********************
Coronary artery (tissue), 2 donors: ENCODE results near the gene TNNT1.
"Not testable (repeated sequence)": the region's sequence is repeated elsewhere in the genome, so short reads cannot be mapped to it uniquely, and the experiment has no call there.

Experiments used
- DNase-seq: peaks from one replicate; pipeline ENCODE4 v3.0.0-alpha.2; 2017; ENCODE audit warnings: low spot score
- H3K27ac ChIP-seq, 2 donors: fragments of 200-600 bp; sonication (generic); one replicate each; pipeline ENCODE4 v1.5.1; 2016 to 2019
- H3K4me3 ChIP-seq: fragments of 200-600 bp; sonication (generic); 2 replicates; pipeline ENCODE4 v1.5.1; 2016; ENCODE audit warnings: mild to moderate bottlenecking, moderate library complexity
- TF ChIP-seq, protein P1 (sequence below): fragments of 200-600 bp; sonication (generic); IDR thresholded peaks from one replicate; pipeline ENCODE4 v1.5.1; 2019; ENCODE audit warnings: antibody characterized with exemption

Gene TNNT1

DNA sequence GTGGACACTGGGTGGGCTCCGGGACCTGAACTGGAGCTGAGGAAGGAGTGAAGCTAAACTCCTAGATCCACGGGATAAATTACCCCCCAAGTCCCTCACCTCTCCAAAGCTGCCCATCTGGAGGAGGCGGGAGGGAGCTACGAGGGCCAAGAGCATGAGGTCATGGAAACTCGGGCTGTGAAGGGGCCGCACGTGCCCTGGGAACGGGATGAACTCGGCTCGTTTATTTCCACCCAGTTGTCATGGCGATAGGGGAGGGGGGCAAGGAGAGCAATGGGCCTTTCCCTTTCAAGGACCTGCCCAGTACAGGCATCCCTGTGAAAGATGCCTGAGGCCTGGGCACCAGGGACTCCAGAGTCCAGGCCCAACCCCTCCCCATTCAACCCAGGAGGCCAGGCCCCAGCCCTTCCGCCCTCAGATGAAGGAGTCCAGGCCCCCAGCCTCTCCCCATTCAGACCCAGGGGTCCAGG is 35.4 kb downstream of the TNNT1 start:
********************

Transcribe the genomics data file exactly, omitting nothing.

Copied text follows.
Coronary artery (tissue), 2 donors: ENCODE results near the gene TNNT1.
"Not testable (repeated sequence)": the region's sequence is repeated elsewhere in the genome, so short reads cannot be mapped to it uniquely, and the experiment has no call there.

Experiments used
- DNase-seq: peaks from one replicate; pipeline ENCODE4 v3.0.0-alpha.2; 2017; ENCODE audit warnings: low spot score
- H3K27ac ChIP-seq, 2 donors: fragments of 200-600 bp; sonication (generic); one replicate each; pipeline ENCODE4 v1.5.1; 2016 to 2019
- H3K4me3 ChIP-seq: fragments of 200-600 bp; sonication (generic); 2 replicates; pipeline ENCODE4 v1.5.1; 2016; ENCODE audit warnings: mild to moderate bottlenecking, moderate library complexity
- TF ChIP-seq, protein P1 (sequence below): fragments of 200-600 bp; sonication (generic); IDR thresholded peaks from one replicate; pipeline ENCODE4 v1.5.1; 2019; ENCODE audit warnings: antibody characterized with exemption

Gene TNNT1

DNA sequence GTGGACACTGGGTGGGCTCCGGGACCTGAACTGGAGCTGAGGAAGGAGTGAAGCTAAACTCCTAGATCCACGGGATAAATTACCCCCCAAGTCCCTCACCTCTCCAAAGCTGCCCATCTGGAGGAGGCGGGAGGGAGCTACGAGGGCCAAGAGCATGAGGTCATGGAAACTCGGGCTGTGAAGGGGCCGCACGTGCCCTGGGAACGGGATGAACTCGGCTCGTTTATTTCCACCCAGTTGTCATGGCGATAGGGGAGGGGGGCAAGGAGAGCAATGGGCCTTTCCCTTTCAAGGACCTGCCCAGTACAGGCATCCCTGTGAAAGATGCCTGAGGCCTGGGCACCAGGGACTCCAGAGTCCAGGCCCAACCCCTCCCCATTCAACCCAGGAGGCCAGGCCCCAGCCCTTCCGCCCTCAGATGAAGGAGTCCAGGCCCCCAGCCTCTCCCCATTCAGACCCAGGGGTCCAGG is 35.4 kb downstream of the TNNT1 start: